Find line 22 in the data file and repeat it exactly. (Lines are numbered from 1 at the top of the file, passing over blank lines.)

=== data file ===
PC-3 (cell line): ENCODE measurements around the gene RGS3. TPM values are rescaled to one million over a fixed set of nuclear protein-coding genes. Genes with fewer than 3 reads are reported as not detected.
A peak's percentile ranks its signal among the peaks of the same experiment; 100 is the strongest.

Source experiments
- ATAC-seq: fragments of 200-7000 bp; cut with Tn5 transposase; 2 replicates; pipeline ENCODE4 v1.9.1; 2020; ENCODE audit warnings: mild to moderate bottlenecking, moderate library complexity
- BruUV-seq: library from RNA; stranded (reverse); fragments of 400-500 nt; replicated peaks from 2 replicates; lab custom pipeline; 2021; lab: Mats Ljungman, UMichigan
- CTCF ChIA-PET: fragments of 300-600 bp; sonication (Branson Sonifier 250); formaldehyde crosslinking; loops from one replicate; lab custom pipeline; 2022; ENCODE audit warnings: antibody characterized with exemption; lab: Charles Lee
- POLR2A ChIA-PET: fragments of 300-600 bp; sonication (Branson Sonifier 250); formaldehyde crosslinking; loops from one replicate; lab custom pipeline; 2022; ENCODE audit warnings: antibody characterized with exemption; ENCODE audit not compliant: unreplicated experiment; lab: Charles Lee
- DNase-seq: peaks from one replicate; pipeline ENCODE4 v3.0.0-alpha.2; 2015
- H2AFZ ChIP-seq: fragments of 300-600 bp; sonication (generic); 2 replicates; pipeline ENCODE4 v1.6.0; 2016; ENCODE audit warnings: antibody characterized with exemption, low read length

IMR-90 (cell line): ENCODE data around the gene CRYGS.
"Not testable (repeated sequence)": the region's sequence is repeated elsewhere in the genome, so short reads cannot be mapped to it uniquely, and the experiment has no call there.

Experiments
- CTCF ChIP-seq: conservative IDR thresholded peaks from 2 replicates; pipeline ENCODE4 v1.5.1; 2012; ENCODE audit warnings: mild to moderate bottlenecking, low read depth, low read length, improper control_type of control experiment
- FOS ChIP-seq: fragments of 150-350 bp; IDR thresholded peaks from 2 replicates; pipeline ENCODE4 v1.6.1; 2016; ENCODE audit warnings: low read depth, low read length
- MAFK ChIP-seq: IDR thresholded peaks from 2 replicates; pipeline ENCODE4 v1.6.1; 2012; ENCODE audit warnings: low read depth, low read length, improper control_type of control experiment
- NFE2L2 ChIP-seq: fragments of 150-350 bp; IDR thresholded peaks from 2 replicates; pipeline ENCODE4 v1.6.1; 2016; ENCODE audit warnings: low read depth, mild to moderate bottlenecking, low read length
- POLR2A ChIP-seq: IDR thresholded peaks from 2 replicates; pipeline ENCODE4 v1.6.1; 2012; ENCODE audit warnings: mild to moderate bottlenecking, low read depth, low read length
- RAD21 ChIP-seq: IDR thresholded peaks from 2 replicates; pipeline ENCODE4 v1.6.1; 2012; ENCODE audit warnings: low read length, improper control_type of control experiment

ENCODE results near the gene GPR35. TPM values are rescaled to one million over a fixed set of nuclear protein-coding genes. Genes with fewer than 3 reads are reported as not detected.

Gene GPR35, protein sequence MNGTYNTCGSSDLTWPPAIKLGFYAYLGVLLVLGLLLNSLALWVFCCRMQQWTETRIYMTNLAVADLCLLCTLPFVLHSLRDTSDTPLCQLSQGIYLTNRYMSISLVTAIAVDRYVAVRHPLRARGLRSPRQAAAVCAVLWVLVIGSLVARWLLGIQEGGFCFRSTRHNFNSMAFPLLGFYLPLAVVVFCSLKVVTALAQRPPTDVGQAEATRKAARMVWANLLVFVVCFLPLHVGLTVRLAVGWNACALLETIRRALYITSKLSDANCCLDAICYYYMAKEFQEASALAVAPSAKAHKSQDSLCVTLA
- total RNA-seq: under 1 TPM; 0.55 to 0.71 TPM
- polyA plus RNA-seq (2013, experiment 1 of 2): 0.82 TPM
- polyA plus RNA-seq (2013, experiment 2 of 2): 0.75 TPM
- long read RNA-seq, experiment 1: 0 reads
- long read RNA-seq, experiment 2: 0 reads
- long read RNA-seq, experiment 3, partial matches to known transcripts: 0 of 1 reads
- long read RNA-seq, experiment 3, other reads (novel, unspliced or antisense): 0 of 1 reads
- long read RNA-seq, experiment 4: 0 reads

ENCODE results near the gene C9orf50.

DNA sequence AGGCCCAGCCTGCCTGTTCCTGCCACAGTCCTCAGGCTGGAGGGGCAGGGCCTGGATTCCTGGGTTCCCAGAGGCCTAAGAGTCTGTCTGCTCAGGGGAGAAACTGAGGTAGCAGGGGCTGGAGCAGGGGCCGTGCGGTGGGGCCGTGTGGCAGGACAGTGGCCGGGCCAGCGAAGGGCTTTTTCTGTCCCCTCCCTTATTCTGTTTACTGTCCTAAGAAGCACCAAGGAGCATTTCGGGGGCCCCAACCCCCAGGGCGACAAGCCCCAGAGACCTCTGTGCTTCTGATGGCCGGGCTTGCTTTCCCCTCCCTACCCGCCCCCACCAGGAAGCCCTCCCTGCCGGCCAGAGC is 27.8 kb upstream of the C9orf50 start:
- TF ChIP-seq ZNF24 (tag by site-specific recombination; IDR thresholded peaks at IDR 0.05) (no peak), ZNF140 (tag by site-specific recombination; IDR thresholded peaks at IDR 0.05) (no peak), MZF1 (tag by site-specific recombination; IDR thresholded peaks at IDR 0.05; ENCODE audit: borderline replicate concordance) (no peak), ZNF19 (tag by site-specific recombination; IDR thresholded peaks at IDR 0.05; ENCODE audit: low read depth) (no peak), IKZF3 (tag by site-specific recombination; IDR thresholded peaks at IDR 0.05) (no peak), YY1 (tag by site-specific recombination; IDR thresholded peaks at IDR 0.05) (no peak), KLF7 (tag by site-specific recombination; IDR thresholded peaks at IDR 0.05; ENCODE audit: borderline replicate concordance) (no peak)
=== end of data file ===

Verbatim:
- polyA plus RNA-seq (2013, experiment 1 of 2): 0.82 TPM